Of the services you employ on a regular basis, there may be none of greater import than the care of your children. It’s a tremendous responsibility which you delegate with extreme diligence. There is little margin for error, and it is unlikely you would tolerate many shenanigans from your provider.
Of course, that is predicated upon the notion of choice. You may impose your expectations upon your provider because you have the option to take your child and your money elsewhere.
What if you didn’t have that choice? What if competing providers were banned and you were forced to deal with a monopoly on its terms? Suddenly, your expectations would take a back seat. With nowhere else to go, you would work with what you had or not at all.
Such is the vision of the Association of Federal, State, County & Municipal Employees (AFSCME) and the Service Employees International Union (SEIU). They have succeeded in unionizing home-based childcare providers in 14 states, and are working hard to add to that list.
But wait. How does that work? How do home-based childcare providers unionize? They’re self-employed, aren’t they? What, do they picket their own front yard? Not exactly.
Many of these home-based providers have customers who receive state subsidies for childcare. As the unions see it, such second-hand subsidy effectively turns providers into employees of the state. As such, it is said that they ought to be able to organize as state employees and collectively bargain for larger subsidies and favorable regulation.
It’s an extremely creative argument which if applied universally could expand union membership dramatically. At the risk of giving them ideas, imagine the same logic applied to grocers and gas stations. EBT is a subsidy after all. Doesn’t that make every mom and pop corner store a subsidiary of the state? That’s certainly the style of argument.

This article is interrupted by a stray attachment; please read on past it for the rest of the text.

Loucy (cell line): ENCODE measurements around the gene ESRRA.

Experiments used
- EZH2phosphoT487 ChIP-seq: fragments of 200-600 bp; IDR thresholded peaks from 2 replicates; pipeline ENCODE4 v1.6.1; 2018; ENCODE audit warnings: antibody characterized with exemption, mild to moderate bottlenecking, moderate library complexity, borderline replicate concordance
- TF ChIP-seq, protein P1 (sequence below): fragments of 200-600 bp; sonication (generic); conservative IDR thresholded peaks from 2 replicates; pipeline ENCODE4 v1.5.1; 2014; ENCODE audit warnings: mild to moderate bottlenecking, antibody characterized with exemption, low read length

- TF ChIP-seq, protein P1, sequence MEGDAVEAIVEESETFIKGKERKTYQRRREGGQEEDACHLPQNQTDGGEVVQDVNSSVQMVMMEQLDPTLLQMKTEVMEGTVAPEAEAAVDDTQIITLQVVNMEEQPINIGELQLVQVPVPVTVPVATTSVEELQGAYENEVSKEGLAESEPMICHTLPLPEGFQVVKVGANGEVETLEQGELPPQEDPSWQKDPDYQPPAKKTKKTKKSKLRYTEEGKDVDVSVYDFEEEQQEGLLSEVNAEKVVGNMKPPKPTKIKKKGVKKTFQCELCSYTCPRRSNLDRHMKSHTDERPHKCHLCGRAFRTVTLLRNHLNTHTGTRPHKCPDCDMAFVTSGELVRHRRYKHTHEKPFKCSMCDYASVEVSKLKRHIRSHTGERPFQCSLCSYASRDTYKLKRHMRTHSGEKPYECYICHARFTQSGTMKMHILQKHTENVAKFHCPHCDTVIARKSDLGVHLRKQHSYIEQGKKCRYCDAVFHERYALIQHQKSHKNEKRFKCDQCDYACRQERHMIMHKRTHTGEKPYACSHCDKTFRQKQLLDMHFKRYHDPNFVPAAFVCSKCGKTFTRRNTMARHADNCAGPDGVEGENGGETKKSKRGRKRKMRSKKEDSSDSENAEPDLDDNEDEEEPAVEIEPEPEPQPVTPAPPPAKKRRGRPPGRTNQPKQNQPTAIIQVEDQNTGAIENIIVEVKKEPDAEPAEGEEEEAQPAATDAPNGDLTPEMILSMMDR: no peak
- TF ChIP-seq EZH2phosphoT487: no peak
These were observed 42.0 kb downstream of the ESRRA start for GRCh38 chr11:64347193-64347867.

It’s easy to understand why unions are taking to such tactics. It’s tough to be a union these days. Overall union membership has declined dramatically, cut nearly in half since 1983. The rise of the Tea Party, the advent of alternative media, and the increasing effectiveness of grassroots political action have undermined the unions’ political dominance. Tens of millions of dollars spent to affect elections have yielded disappointing results. States and municipalities have begun to rebel against overly generous compensation schedules and benefit packages. All said, unions are having a hard time maintaining their iron grip on the taxpayer’s throat. It’s not as easy as it used to be. They need more members to coerce into political action. They need to siphon more money from the very people whose interests they work against. And they need evermore influence in the corridors of power.
Unionizing home-based childcare providers is a great way to make that happen. It opens up an entire segment of a booming industry to political and economic exploitation. Thousands of new members and hundreds of thousands of newly coerced dollars are ripe for the taking in states like Minnesota and Connecticut, where efforts are underway to bring in the harvest.
In an act that smacks of political payback for help in winning his 2010 election, Governor Mark Dayton of Minnesota signed an executive order directing his Bureau of Mediation Services to conduct a vote among the roughly 4,300 home-based childcare providers whose customers receive subsidies for care. That’s a minority of the 11,000 home-based providers in the state. However, all providers would be affected by the outcome of the vote.
Details regarding how the vote might proceed and whether providers would be required to join the new union or pay some kind of “fair share” dues are scarce. Union representatives say they can’t speculate as to how the providers might organize before it actually happens. But we know how these things tend to pan out.
The good news is that, even before Governor Dayton signed the executive order, diverse political interests came together as the Childcare Freedom coalition to fight back. Aiding them is the Republican-led Minnesota Senate, which filed a friend-of-the-court brief in a lawsuit challenging the governor’s authority to author labor law through executive fiat.
A district court judge checked the governor’s claim to power last week, granting a temporary restraining order halting the vote to unionize. While this is not the end of the battle in Minnesota, it is certainly a defining moment.